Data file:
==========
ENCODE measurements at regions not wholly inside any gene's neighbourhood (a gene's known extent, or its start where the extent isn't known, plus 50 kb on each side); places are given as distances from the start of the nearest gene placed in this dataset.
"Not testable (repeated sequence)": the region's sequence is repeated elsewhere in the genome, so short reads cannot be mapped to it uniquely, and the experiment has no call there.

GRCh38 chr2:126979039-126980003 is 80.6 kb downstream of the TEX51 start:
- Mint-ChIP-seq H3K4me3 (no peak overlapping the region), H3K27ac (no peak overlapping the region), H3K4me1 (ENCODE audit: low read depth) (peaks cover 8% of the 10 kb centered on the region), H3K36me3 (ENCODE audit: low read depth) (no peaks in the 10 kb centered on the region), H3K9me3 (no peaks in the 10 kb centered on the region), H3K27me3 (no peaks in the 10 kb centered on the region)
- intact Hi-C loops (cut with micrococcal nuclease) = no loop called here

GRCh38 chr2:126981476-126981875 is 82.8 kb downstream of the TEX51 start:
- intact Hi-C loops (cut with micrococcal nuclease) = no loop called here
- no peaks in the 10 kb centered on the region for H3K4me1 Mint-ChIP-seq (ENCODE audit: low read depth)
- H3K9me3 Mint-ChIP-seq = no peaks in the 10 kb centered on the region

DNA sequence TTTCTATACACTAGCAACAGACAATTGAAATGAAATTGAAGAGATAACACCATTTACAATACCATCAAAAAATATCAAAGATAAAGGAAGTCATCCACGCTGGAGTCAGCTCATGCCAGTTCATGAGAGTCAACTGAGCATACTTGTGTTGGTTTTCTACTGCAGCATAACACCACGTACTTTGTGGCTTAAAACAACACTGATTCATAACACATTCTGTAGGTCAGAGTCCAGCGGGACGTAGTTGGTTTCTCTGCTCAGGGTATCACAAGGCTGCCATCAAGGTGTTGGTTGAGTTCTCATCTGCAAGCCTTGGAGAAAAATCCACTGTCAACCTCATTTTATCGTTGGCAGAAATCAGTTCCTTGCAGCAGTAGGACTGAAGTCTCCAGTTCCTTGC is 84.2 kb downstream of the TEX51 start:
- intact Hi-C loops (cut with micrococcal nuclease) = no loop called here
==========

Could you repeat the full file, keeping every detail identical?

ENCODE measurements at regions not wholly inside any gene's neighbourhood (a gene's known extent, or its start where the extent isn't known, plus 50 kb on each side); places are given as distances from the start of the nearest gene placed in this dataset.
"Not testable (repeated sequence)": the region's sequence is repeated elsewhere in the genome, so short reads cannot be mapped to it uniquely, and the experiment has no call there.

GRCh38 chr2:126979039-126980003 is 80.6 kb downstream of the TEX51 start:
- Mint-ChIP-seq H3K4me3 (no peak overlapping the region), H3K27ac (no peak overlapping the region), H3K4me1 (ENCODE audit: low read depth) (peaks cover 8% of the 10 kb centered on the region), H3K36me3 (ENCODE audit: low read depth) (no peaks in the 10 kb centered on the region), H3K9me3 (no peaks in the 10 kb centered on the region), H3K27me3 (no peaks in the 10 kb centered on the region)
- intact Hi-C loops (cut with micrococcal nuclease) = no loop called here

GRCh38 chr2:126981476-126981875 is 82.8 kb downstream of the TEX51 start:
- intact Hi-C loops (cut with micrococcal nuclease) = no loop called here
- no peaks in the 10 kb centered on the region for H3K4me1 Mint-ChIP-seq (ENCODE audit: low read depth)
- H3K9me3 Mint-ChIP-seq = no peaks in the 10 kb centered on the region

DNA sequence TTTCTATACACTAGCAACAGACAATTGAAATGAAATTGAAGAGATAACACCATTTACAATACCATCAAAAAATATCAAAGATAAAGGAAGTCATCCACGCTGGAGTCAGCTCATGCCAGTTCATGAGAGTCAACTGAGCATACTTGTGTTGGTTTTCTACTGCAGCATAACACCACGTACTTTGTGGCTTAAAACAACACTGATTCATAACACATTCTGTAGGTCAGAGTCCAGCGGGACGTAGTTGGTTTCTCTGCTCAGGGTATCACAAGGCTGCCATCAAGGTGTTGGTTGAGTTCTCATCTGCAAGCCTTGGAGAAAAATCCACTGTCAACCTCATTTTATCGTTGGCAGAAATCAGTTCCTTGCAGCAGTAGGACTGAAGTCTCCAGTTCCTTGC is 84.2 kb downstream of the TEX51 start:
- intact Hi-C loops (cut with micrococcal nuclease) = no loop called here